updated 2/16/2005 7:32:03 AM ET 2005-02-16T12:32:03

Japan's economy marked three straight quarters of contraction through the October-December period as an export boom and consumer spending dwindled. But the government and analysts played down dangers that the nation may be sinking into another deep recession.

The numbers from the Cabinet Office showed the worst reading for Japan's gross domestic product _ or the value of goods and services produced in a nation _ since the world's second largest economy recorded four straight quarters of contraction from April 2001 through March 2002.

"On the surface, three consecutive quarters of contraction technically may look like a recession, but economists must look at the basic implications for the Japanese economy," said Masaaki Kanno, chief Japan economist for J.P. Morgan Securities in Tokyo.

Reflecting a relatively widespread opinion, Kanno said the economy was set to rebound in coming months as exports pick up.

Also helping lift optimism was that one-time factors were behind the dismal numbers, such as an unusually mild winter that held back spending on clothing and a spate of typhoons that pushed up the prices of vegetables, analysts and government officials said.

During the quarter that ended Dec. 31, 2004, Japan's economy shrank 0.1 percent from the previous quarter _ or an annualized rate of 0. 5 percent _ following a 0.2 percent contraction in the April-June quarter and a 0.3 percent contraction in the July-September period, the latest figures showed.

Previous government figures showed moderate growth for the April-June and July-September quarters. The revisions made Wednesday took into account seasonal adjustments, updated data and corrected forecasts that had been off.

Although some economists technically define a recession as two or more consecutive quarters of contraction, such definitions vary, and the Japanese government takes other factors into account when declaring a recession.

"There is no change to our basic view on the economy, which is that overall, it continues to recover," Economy Minister Heizo Takenaka said, adding that the numbers continue to show an adjustment phase.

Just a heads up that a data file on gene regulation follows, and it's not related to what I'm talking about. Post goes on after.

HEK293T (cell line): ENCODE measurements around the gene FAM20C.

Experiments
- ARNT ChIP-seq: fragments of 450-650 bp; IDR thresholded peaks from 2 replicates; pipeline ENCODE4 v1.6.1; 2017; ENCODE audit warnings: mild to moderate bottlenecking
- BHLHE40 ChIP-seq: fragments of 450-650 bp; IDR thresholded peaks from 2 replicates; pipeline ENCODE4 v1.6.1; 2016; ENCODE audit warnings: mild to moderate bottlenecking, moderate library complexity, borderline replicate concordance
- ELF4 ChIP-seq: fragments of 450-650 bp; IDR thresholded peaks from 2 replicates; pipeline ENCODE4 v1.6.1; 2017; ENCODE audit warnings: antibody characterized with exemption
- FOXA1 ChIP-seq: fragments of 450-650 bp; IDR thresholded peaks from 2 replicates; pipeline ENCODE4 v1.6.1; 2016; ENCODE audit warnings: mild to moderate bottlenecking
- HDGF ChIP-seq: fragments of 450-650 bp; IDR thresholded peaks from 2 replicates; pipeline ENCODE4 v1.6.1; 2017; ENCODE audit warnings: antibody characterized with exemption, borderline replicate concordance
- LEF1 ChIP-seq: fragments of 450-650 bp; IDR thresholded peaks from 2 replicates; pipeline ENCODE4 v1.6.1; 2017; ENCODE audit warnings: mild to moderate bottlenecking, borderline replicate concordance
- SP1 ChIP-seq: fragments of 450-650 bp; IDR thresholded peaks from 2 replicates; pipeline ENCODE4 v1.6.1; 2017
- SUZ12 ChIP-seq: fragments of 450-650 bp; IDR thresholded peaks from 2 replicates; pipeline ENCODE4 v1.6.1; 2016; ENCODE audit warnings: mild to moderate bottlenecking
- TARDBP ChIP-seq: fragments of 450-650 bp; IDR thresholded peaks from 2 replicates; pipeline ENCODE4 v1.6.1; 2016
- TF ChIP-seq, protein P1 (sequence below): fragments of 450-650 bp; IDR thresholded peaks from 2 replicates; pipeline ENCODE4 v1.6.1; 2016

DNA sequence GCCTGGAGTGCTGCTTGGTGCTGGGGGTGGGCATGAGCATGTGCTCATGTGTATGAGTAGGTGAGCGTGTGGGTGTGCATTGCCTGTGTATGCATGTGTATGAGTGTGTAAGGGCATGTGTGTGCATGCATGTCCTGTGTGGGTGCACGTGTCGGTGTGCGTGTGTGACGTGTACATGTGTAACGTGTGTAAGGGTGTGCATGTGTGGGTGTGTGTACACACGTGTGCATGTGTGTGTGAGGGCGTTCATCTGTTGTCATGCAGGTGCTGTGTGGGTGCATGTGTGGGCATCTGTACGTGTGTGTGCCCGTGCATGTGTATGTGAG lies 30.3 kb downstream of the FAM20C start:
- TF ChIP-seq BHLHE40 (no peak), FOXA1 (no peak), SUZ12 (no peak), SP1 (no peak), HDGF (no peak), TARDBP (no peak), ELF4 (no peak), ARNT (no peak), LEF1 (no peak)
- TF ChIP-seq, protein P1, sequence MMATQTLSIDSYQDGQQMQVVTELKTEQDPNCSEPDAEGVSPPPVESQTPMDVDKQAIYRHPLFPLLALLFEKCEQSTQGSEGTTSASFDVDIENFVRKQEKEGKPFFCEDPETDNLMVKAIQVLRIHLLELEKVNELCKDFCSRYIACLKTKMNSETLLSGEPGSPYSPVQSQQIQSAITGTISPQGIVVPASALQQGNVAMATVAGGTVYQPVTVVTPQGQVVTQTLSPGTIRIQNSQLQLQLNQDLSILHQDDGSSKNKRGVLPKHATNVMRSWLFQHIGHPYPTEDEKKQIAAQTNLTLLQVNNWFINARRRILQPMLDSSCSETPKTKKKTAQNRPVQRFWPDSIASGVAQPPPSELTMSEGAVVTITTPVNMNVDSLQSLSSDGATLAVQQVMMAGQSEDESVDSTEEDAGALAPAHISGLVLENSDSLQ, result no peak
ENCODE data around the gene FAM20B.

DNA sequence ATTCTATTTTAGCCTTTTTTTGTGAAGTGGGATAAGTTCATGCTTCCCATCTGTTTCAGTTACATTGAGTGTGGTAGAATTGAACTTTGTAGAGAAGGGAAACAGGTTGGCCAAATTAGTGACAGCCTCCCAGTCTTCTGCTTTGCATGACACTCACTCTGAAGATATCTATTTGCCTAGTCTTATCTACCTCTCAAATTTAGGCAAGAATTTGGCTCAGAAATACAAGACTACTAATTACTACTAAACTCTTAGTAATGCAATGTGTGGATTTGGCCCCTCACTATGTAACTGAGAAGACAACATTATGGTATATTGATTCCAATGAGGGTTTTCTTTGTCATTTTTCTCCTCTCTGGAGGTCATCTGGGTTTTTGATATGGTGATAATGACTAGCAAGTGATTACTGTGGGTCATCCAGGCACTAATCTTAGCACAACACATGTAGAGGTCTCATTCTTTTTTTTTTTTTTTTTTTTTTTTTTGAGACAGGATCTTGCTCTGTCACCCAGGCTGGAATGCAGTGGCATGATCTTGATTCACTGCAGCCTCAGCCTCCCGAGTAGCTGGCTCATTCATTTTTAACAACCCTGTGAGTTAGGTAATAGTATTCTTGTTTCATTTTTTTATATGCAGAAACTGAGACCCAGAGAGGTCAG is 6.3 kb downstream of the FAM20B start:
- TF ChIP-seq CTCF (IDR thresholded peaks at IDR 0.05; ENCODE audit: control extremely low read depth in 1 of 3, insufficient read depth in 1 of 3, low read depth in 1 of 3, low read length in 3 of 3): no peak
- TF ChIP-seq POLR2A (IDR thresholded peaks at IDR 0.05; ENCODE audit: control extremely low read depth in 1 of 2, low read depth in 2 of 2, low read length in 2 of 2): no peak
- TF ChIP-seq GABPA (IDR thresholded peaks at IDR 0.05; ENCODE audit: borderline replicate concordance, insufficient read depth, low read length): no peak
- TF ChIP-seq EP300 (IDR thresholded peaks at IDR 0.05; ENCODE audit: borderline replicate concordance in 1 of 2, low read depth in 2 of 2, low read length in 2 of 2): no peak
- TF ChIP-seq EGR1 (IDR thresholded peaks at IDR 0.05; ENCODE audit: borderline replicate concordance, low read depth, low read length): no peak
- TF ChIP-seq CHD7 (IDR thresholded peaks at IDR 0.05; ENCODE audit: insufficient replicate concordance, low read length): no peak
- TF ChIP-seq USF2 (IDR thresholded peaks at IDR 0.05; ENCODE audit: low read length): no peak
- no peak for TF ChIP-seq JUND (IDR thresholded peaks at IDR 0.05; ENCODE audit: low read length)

Takenaka brushed off worries that Japan may be heading to another recession. Over the last decade, Japan has managed to grow moderately over some periods but then has dipped back into recession.

"The economy must be assessed comprehensively, and we cannot look at GDP alone," Takenaka said.

The government said the economy was well on its way to mark 2.1 percent growth for the fiscal year ending March 31, 2005, and that Japan racked up steady growth based on improved domestic demand of 2.6 percent growth for the 2004 calendar year. The results for 2004 were the best since the country recorded 3.4 percent growth in 1996.

Private consumption edged down 0.3 percent in the October-December quarter. The pace diminished for export growth, which had long sustained Japan's recovery, at 1.3 percent growth for the quarter.

Wednesday's report underlines a slowdown in Japan's rebound in recent months. The Japanese economy marked solid expansion earlier this year of 1.4 percent for the January-March period. That followed 1.4 percent growth in October-December 2003.

Such numbers had been welcomed as a sign that Japan was back on track toward stable growth.

The latest numbers were worse than the average forecast from economists surveyed by Dow Jones and Nikkei for an on-quarter rise of 0.1 percent growth and 0.5 percent annualized expansion.

Mamoru Yamazaki, economist at Barclays Capital in Tokyo, said the economy was at least not in the sad shape it was several years ago as capital investment remains strong and consumer spending is likely to pick up because winter bonuses are up.

"The economy is just in a shallow recession," he said.

Copyright 2005 The Associated Press. All rights reserved. This material may not be published, broadcast, rewritten or redistributed.


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